Memory T cells can be divided into central–memory (TCM) and effector–memory (TEM) cells, which differ in their functional properties. Although both subpopulations can persist long term, it is not known whether they are maintained by similar mechanisms. We used in vivo labeling with deuterated glucose to measure the turnover of CD4+ T cells in healthy humans. The CD45R0+CCR7 TEM subpopulation was shown to have a rapid proliferation rate of 4.7% per day compared with 1.5% per day for CD45R0+CCR7+ TCM cells; these values are equivalent to average intermitotic (doubling) times of 15 and 48 d, respectively. In contrast, the CD45RA+CCR7+ naive CD4+ T cell population was found to be much longer lived, being labeled at a rate of only 0.2% per day (corresponding to an intermitotic time of approximately 1 yr). These data indicate that human CD4+ TEM cells constitute a short-lived cell population that requires continuous replenishment in vivo.

One factor contributing to immunological memory is the much higher frequency of lymphocytes specific for the priming antigen in the memory pool than among naive cells. Long-term persistence of memory cells is achieved by a combination of two processes: first, the long-term survival of individual cells, and second, periodic cell division to balance attrition through cell death. Both processes are dependent on contact with MHC–peptide complexes and with cytokines such as IL-15 and IL-7 (1). Current understanding of how memory cell populations persist has been aided by studies investigating the kinetic behavior of T cells in various animal species, including humans, which have shown that those cells with a memory phenotype (CD45R0+ in humans) exhibit a considerably higher rate of turnover than naive phenotype T cells and have a relatively short lifespan, on the order of weeks or months (27). However, memory T cells are phenotypically and functionally heterogeneous, and it is not known if rapid turnover applies to all memory cells.

A major subdivision among memory T cells is that between central–memory (TCM) and effector–memory (TEM) cells (8). These subpopulations, which are identified among human CD45R0+ T cells as being CCR7+CD62L+ or CCR7CD62L respectively, exhibit distinct functional properties. TCM cells enter LNs through high endothelial venules and recirculate primarily between blood and lymph, whereas TEM cells migrate preferentially from the blood into peripheral tissues such as the lung or intestinal mucosa (911). In addition, TEM cells express effector activity (e.g., cytolytic activity or secretion of cytokines such as IFN-γ, IL-4, or IL-5) more rapidly than TCM cells upon restimulation with antigen (8, 9, 12), although some studies suggest that this distinction may be less clear for memory CD8+ T cells (13). On this basis, TCM and TEM cells have been proposed to play complementary roles in the secondary response to infection, with TEM cells providing a rapid effector response at sites of pathogen entry and TCM cells serving as an expanded pool of precursors that can proliferate in the secondary lymphoid organs to rapidly generate large numbers of effector cells (8).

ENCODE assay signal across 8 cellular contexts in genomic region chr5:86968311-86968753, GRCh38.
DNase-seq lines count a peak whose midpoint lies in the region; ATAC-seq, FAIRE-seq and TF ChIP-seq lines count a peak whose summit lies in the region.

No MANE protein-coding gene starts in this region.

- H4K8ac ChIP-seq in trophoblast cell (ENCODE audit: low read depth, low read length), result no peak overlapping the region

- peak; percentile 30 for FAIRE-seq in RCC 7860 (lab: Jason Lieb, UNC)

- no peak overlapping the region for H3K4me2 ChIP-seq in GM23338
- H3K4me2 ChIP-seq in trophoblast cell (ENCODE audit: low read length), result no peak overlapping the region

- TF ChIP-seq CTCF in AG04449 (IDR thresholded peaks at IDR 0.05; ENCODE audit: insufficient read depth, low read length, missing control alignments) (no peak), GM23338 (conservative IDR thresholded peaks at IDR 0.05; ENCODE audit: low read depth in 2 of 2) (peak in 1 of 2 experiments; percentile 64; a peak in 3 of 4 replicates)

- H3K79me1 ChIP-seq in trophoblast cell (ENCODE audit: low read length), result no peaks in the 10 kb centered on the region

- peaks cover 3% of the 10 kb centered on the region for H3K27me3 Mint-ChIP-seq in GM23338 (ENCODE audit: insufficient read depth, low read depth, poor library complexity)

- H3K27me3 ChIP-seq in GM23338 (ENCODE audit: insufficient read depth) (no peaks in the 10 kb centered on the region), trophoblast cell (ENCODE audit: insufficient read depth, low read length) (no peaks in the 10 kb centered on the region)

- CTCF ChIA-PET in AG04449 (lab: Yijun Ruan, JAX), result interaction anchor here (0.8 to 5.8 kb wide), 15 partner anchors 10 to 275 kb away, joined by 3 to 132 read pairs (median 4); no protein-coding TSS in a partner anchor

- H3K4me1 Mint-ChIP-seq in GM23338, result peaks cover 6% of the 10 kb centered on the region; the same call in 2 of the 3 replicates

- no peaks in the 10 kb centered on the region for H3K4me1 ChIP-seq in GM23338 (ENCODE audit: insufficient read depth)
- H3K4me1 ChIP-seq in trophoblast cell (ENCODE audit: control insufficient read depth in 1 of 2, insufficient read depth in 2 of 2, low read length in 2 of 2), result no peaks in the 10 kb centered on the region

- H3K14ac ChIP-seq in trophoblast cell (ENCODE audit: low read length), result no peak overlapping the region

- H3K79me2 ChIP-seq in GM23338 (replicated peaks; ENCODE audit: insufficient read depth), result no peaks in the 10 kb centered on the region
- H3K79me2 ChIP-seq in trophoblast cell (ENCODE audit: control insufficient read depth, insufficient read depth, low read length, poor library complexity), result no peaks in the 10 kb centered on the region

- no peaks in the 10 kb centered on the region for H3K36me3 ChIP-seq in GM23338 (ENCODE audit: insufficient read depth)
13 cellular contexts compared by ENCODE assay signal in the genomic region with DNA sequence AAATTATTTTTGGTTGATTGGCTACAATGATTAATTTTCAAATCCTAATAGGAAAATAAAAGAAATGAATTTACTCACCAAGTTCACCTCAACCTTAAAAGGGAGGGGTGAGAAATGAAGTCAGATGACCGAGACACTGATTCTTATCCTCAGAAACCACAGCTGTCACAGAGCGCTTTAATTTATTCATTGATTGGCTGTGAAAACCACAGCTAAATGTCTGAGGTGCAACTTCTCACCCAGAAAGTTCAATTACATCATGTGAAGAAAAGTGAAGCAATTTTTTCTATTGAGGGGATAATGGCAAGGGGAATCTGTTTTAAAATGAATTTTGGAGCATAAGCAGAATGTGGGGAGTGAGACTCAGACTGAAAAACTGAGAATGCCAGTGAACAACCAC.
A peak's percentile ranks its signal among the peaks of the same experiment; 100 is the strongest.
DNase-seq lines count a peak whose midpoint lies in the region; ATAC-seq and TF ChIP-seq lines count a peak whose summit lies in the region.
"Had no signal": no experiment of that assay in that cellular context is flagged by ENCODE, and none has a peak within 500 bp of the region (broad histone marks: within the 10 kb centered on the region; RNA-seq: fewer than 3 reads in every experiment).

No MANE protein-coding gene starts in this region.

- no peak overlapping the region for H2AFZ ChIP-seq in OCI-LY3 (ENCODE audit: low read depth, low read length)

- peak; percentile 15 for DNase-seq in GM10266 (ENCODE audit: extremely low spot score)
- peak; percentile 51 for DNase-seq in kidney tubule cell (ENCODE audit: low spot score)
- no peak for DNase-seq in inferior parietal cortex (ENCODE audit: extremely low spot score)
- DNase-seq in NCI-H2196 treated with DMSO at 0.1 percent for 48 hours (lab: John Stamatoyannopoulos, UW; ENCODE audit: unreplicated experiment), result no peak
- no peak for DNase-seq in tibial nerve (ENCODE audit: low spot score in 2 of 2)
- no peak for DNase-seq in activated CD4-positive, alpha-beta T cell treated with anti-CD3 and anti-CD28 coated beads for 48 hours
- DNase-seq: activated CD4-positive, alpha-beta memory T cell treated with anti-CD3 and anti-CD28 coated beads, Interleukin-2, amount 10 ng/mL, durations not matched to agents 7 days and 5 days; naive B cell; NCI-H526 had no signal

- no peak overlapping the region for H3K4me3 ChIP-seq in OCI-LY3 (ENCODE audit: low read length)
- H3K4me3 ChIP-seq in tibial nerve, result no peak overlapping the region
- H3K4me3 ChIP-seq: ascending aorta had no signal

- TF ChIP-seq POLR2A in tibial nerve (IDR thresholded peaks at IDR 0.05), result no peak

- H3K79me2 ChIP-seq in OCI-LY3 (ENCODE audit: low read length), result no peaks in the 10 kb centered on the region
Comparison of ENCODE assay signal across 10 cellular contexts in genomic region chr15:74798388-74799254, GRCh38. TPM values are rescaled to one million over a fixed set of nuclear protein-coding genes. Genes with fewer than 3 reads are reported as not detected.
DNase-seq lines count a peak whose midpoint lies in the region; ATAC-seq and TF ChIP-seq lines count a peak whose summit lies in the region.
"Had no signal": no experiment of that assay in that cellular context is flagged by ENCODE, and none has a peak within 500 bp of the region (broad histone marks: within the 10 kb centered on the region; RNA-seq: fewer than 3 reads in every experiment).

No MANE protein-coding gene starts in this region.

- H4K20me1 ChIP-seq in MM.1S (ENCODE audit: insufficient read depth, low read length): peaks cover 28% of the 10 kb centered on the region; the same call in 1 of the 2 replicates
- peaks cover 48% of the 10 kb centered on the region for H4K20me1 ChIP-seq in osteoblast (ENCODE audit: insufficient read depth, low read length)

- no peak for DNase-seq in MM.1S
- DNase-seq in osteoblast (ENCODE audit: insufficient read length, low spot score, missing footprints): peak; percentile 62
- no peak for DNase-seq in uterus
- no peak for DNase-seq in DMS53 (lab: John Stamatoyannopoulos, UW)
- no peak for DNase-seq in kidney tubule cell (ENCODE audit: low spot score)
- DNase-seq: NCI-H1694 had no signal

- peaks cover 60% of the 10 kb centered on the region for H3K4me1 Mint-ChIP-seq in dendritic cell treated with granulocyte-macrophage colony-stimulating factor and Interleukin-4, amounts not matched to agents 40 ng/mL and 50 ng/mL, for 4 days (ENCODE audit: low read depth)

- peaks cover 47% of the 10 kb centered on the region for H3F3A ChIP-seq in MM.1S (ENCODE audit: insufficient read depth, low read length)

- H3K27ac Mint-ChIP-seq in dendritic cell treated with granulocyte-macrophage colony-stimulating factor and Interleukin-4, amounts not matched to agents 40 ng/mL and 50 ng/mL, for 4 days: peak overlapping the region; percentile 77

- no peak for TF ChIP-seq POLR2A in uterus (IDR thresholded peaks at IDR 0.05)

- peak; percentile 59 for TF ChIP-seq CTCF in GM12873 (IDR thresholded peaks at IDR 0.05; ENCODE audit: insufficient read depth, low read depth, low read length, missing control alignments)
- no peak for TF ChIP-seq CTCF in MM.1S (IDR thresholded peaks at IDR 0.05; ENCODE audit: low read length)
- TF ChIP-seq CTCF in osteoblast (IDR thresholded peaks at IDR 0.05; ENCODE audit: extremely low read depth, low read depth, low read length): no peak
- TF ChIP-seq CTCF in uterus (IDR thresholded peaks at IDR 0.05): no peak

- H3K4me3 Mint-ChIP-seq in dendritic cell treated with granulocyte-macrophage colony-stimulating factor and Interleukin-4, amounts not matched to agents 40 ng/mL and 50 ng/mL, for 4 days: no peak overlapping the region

Although both TCM and TEM CD4+ populations appear to persist long term in humans (8), the kinetic behavior of the cells which comprise these subpopulations is unknown. To measure turnover of human TCM and TEM CD4+ cells, we used 2H-glucose, which is incorporated into DNA via the de novo nucleotide synthesis pathway, to label dividing cells in vivo (14). The results show a clear difference in turnover rates between these subpopulations, with TEM CD4+ cells being much shorter lived. The implications for maintenance of T cell memory are discussed.

### In Vivo Labeling with 2H2-Glucose.

Six young healthy volunteers (ranging from 19 to 30 yr of age) were given a primed 24-h i.v. infusion of ∼1 g/kg 6,6-2H2-glucose (Cambridge Isotopes). During this time, their diet was restricted to small, low energy meals. For measurement of plasma glucose 2H enrichment, blood was taken at ∼4-hr intervals during infusion. For estimation of 2H enrichment in cell DNA, 50 ml heparinized blood samples were taken at 3, 4, 10, and 21 d after commencement of the infusion. All subjects gave written informed consent under protocols approved by the Local Research Ethics Committee.

### Cell Sorting.